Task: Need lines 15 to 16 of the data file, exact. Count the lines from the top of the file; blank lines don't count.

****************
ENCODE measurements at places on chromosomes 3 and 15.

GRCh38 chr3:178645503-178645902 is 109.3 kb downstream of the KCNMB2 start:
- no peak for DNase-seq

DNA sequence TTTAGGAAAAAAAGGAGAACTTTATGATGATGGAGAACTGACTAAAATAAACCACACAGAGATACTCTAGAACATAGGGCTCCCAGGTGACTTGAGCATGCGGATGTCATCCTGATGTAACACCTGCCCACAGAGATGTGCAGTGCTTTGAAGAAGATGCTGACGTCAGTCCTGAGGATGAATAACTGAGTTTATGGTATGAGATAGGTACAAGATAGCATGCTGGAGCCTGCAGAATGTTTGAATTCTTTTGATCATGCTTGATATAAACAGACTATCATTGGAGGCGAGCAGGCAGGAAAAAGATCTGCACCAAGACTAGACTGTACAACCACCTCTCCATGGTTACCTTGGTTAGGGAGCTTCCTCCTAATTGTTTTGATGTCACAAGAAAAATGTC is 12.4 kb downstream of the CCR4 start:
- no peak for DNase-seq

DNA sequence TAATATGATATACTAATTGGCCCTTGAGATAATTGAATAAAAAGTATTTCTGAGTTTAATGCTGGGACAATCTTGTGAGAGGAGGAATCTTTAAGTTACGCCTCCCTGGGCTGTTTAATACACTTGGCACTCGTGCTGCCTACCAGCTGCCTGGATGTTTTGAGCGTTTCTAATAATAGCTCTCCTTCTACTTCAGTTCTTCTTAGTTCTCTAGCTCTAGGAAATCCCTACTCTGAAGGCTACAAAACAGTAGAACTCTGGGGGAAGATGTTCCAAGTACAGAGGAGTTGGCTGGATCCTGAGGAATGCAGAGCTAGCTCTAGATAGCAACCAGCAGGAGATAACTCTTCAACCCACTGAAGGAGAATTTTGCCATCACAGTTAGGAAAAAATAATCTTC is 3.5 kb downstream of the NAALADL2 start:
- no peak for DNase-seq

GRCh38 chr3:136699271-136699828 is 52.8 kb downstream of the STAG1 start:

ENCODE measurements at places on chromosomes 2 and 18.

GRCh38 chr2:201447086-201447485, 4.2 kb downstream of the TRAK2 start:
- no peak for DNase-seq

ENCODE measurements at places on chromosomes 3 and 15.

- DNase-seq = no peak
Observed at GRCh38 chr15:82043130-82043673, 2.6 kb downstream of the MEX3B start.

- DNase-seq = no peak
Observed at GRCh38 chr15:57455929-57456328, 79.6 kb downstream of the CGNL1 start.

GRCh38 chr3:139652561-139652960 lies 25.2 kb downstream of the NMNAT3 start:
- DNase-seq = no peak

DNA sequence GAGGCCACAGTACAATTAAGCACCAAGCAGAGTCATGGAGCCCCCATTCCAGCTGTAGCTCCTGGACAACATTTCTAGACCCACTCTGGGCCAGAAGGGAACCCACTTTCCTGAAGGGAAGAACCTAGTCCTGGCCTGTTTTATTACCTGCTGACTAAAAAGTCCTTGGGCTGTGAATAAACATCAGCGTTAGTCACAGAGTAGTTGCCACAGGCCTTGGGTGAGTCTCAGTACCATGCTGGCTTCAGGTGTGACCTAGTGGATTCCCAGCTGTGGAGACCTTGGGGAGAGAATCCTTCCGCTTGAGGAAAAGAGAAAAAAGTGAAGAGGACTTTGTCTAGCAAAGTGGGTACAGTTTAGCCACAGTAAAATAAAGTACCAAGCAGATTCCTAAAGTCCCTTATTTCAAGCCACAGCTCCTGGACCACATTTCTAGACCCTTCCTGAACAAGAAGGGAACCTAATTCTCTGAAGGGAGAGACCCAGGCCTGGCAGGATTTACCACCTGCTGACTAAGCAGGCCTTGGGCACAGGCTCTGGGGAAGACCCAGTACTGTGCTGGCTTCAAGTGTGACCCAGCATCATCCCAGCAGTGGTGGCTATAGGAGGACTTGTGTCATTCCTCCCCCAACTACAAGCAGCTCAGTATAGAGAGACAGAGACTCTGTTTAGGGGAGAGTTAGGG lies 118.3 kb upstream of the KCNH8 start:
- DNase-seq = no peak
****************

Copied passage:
- DNase-seq = no peak
Observed at GRCh38 chr15:57455929-57456328, 79.6 kb downstream of the CGNL1 start.